A severe locust outbreak, possibly the worst in the past 40 years, is threatening crops and food security in large areas of the coastal province of Hormozgan, Iran.
Several swarms of locust spread out to parts of Iran over the last 10 weeks and penetrated 200 km (124 miles) into the farmlands of the province and some reports indicate that there are now 12 000 ha (29 652 acres) of infested farmland, Tasnim reports. A very small swarm eats as much in one day as about 35 000 people, posing a devastating threat to crops and food security.
The director of the department of agricultural organization in Hormozgan said that Iran is facing the worst locust outbreak in the past 40 years.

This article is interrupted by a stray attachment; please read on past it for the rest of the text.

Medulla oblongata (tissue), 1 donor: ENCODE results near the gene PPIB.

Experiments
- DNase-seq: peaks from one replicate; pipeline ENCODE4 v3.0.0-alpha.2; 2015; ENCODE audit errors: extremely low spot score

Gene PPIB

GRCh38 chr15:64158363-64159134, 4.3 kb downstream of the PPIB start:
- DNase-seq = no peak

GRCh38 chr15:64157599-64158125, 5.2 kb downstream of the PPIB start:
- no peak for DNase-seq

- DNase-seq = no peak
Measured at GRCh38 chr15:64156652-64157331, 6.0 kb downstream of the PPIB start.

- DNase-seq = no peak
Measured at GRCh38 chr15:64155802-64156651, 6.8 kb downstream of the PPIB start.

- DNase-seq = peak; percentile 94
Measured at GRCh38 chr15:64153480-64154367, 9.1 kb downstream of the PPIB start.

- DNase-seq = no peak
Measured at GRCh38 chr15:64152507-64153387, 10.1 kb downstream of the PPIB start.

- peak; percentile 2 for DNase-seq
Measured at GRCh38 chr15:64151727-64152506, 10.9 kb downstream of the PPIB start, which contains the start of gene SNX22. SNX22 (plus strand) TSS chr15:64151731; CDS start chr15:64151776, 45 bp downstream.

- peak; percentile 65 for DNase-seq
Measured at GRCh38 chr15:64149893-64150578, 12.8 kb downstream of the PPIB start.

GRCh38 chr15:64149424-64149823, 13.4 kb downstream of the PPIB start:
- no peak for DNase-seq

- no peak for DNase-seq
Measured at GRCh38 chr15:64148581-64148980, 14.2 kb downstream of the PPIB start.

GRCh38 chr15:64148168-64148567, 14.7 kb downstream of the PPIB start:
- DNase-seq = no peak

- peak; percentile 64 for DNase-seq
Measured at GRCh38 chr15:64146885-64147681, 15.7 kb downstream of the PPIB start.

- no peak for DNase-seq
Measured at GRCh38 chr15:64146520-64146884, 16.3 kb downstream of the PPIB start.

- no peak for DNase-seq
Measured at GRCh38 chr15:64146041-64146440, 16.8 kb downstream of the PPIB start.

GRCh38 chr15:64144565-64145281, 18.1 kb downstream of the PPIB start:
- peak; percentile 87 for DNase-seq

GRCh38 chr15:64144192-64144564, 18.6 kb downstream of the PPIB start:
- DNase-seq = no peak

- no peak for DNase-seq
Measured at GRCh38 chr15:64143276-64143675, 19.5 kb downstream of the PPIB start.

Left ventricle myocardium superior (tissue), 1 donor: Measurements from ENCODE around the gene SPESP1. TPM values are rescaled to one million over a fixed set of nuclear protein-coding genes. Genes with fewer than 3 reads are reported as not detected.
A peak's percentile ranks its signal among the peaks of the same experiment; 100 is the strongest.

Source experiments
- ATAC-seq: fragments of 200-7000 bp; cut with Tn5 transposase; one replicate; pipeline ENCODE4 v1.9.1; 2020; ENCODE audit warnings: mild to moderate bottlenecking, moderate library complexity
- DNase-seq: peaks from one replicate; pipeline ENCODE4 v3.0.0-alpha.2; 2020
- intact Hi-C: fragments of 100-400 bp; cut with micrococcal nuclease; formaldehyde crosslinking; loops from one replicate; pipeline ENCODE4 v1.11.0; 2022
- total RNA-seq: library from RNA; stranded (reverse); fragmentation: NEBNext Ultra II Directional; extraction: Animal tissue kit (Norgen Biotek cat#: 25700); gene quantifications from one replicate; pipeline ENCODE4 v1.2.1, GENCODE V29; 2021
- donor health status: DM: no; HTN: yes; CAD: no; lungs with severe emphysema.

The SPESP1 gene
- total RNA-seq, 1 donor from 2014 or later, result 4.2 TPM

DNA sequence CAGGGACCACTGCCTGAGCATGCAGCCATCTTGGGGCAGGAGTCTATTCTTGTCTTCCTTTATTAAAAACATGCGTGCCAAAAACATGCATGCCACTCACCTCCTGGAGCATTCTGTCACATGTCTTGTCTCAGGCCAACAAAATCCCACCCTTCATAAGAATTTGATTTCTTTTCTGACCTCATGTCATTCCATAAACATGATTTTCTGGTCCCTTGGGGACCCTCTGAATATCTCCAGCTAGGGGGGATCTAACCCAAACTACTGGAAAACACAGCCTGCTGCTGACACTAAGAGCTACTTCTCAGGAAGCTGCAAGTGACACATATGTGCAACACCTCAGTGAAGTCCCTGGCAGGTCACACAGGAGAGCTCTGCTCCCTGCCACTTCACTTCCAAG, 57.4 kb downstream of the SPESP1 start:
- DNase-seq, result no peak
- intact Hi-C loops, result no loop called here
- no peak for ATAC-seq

The UN Food and Agriculture Organization (FAO) said in February that a locust outbreak in Sudan and Eritrea was spreading rapidly along both sides of the Red Sea to Saudi Arabia and Egypt. It also noted that good rains have allowed generations of locust breeding since October 2018, leading to a substantial increase in locust populations and the formation of highly mobile swarms.
The head of the Iranian Plant Protection (IPPO) said that the agricultural head Jihad Minister had approached the problem to the interior ministry to call the governors of the neighboring provinces to exclusively implement crisis in those areas to fight the invasive locusts.
Locust outbreak in 1961 damaged nearly 2.5 million hectares (61.7 million acres) of agricultural lands across Iran.
Featured image credit: Iran Press News Agency
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